Social Welfare Lawyers in the Centre of Birmingham

Ward -v- South Cambridgeshire DC

R (Ward) v South Cambridgeshire DC, [2014] EWHC 521 (Admin), 4 February 2014

The local authority manages Gypsy and Traveller sites in South Cambridgeshire at Blackwell and Whaddon. Ms Ward is an Irish Traveller and the mother of six children. She currently lives in privately rented accommodation. She has been on the waiting list for a pitch on one of the two sites managed by the local authority since March 2010.

The allocation policy used by the local authority provides, amongst other things that:-

…pitches will be allocated on our sites in a similar way to the points system used in social housing. Allocation decisions will be made by the Travellers’ Site Team Leader and the Housing Services Manager. It is however recognised that each site is a distinct community, and it is important that we avoid incompatibility between residents. In view of SCDC’s obligations to the long-term sustainability of the site communities, and its duty of care to existing residents, we reserve the right to determine, on occasion, that it may not be appropriate to offer a pitch to a particular applicant.

We will consult with existing residents before making an offer of a pitch and if it becomes apparent that the presence of any individual would cause friction on a particular site, then we will not be able to make an offer to the applicant for that site. In this instance every effort will be made to assist the applicant to locate a suitable alternative pitch or site.

Ms Ward instructed CLP to press her case for allocation of a pitch on one of the two sites. On 30 January 2012 the local authority wrote in the following terms:-

While we are more than happy to retain your application on our list until we have further sites available, it is highly unlikely that we will be able to make you an offer of one of these two sites and felt it would be fair to advise you of this and to offer you our help, if needed, to locate a suitable alternative.

After the Judicial Review action was commenced on behalf of Ms Ward to challenge this matter, the local authority wrote in December 2012 as follows:-

We confirm our stated position that the portion of the letter you seek to challenge was merely a non-binding expression made at the time and on the basis of the position as it then appeared, that if a pitch became available, the Council thought it was highly unlikely that it would be able to offer it to your client.


 For the avoidance of doubt, this authority will consider any application on the merits on the basis of the facts and the circumstances as they then appear. If and when a pitch becomes available, the Council would of course consider your client’s needs, her position on the waiting list and her eligibility for a pitch in accordance with the Council’s allocations policy as it then stands, together with all relevant considerations on the date a decision to allocate was made.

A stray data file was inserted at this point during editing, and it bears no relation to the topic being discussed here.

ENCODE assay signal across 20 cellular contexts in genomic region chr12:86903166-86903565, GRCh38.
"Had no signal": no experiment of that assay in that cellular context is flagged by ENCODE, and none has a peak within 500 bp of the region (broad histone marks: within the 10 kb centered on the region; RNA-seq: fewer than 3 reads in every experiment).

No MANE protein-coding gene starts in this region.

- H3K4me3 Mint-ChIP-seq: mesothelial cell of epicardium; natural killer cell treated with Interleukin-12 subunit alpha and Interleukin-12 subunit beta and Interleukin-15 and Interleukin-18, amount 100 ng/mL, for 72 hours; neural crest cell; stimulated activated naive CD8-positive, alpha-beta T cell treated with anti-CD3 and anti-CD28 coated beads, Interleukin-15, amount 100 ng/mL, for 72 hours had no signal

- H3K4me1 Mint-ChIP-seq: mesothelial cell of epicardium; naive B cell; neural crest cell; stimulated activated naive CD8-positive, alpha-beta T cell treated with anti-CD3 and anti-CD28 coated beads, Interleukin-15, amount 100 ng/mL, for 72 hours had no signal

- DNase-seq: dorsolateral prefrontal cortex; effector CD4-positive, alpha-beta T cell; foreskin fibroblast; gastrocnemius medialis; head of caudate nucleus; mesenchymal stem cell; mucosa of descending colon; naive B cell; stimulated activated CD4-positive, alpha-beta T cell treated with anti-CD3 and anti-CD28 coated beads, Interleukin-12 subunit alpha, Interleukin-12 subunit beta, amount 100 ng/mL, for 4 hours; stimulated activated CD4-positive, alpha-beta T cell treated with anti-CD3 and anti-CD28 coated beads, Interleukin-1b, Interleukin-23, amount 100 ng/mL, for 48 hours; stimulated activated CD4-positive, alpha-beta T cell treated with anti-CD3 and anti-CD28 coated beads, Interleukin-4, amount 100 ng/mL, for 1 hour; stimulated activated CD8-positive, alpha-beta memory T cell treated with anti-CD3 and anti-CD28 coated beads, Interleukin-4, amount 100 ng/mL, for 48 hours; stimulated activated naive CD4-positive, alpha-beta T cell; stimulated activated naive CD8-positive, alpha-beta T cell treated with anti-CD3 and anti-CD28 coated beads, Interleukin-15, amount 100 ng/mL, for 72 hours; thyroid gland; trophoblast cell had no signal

The statement made a year ago was not intended to bind the authority to any cause of action, nor in any way to pre-judge any future consideration.

The challenge brought was by reference to the Equality Act 2010. The application was dismissed by HHJ Mackie QC who stated:-

The letter [of30 January 2012] must be read as meaning what it says. The suggestion that the letter somehow made reference to particular characteristics of the claimant (as opposed to the mere fact that she was a Traveller) was wisely not pursued. The letter was not a decision (this is evident from the way in which the amended application is expressed)…

This was a statement of likely future intention. I accept that it was not some piece of routine correspondence being seized on without good reason. It was completely understandable and appropriate for the solicitors to take it up and pursue it, but nonetheless it was not a decision and despite Mr Willers’ argument in reply…. it does not seem to me that the letter is a decision, or anything similar which is susceptible to Judicial Review.

It is perfectly clear from [the letter of December 2012] that the authority would in future consider any application on the merits. It has disavowed the letter of 30 January in clear terms and it has given the assurances and made the statements which I read out earlier…There is no need for the defendant to grovel or to admit unlawfulness. As I have said, there was no decision. The letter disavows the views expressed. They are characterised today as inaccurate and unwise, the policy is under review and the survey is being carried out.

Ms Ward is seeking leave to appeal to the Court of Appeal against this decision.